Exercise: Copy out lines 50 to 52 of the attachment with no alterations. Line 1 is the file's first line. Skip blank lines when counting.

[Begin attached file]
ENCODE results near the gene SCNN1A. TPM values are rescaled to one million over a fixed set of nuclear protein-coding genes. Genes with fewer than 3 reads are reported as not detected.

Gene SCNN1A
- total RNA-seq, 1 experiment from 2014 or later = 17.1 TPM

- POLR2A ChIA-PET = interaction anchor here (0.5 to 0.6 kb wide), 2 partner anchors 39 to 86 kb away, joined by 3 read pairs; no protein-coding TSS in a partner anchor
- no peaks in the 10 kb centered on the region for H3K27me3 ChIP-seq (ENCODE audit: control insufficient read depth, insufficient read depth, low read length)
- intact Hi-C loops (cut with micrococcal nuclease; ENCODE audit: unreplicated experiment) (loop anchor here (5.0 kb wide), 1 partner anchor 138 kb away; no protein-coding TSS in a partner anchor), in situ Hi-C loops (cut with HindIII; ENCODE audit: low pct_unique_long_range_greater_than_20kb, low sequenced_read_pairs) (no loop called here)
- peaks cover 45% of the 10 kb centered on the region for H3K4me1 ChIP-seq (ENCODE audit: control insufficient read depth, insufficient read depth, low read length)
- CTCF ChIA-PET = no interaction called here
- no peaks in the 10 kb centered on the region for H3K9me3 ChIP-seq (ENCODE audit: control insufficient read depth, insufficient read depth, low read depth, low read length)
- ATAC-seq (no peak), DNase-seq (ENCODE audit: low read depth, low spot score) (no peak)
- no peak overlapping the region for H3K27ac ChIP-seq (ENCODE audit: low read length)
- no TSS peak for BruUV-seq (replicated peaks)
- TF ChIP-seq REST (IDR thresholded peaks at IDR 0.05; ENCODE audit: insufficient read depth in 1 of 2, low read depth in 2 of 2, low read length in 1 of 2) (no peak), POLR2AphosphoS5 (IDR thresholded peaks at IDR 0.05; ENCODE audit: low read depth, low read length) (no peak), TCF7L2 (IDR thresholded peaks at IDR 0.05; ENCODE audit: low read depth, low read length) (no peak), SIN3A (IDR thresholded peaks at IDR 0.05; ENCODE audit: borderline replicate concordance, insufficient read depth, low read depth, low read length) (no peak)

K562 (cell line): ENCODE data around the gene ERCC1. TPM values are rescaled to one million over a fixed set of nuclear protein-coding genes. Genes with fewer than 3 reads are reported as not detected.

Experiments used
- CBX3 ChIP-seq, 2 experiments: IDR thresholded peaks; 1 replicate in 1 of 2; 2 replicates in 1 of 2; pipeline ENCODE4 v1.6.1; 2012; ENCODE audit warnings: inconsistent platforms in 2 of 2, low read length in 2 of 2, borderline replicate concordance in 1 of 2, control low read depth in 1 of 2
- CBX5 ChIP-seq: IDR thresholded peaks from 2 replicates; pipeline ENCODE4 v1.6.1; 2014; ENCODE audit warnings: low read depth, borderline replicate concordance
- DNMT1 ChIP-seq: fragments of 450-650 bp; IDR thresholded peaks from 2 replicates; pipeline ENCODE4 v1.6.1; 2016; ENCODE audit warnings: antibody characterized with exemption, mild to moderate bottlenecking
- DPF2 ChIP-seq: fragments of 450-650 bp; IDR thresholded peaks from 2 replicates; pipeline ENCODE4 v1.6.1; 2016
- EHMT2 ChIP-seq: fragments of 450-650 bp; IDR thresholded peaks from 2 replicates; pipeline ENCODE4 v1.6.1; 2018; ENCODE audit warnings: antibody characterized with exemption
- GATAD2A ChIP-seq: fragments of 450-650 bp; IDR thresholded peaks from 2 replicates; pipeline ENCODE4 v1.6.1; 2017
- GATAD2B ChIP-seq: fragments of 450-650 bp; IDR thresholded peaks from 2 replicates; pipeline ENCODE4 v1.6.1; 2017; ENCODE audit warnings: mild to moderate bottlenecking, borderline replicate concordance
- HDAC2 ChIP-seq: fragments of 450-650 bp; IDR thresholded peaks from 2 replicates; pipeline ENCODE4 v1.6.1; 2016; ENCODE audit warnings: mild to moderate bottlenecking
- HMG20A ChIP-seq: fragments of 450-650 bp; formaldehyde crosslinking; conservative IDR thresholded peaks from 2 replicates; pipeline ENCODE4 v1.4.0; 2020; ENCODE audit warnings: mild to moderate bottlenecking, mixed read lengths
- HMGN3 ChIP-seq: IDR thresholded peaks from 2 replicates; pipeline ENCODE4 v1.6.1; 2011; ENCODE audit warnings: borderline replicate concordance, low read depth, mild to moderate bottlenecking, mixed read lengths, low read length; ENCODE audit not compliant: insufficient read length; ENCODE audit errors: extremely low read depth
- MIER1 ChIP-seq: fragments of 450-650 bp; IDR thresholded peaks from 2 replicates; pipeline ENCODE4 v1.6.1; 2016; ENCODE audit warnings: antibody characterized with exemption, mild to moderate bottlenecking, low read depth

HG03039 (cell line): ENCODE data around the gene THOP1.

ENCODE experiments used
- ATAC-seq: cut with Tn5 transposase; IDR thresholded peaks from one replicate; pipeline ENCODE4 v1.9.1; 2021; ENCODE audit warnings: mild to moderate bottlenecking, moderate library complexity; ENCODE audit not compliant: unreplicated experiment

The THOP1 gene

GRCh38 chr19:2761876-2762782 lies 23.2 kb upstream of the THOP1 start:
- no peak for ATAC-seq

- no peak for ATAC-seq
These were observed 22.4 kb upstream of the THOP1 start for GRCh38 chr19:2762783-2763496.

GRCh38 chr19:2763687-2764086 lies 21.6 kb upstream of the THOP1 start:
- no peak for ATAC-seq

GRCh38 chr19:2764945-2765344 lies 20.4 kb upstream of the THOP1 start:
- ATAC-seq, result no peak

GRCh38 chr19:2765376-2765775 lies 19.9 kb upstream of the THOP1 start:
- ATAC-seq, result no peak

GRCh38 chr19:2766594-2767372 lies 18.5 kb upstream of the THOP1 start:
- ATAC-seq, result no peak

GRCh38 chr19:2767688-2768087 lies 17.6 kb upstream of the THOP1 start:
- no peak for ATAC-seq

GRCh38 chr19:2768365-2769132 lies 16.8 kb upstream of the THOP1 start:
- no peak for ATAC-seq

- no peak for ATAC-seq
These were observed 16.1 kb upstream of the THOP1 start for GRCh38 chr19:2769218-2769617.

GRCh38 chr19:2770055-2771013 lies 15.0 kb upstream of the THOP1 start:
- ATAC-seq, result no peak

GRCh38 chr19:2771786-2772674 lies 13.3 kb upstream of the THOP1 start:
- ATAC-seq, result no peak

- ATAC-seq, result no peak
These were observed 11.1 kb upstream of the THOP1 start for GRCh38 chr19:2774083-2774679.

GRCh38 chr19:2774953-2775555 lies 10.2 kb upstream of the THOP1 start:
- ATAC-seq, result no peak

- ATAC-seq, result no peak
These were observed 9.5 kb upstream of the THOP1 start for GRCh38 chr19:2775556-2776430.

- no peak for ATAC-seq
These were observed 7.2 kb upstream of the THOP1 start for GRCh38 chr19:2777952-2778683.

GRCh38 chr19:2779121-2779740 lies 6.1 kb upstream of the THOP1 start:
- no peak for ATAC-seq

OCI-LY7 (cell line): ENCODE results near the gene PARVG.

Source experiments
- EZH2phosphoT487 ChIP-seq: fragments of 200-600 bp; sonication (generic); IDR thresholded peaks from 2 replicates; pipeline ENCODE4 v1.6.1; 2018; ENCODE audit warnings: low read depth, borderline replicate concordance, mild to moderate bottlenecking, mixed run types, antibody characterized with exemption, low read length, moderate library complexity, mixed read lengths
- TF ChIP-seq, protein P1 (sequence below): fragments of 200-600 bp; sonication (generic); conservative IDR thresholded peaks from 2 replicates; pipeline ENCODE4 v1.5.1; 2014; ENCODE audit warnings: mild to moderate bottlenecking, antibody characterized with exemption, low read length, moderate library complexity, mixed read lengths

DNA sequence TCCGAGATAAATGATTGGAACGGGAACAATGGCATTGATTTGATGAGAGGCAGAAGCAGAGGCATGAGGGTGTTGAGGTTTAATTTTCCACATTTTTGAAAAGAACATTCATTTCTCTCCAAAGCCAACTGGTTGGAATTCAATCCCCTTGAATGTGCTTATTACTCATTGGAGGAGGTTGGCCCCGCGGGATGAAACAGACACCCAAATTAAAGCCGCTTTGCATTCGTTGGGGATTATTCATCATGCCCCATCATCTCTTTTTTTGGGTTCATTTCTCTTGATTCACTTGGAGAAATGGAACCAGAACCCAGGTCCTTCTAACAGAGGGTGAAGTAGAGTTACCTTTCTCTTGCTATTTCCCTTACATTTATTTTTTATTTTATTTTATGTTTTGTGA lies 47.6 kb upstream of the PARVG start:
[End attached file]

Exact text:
- ATAC-seq, result no peak

GRCh38 chr19:2771786-2772674 lies 13.3 kb upstream of the THOP1 start:
- ATAC-seq, result no peak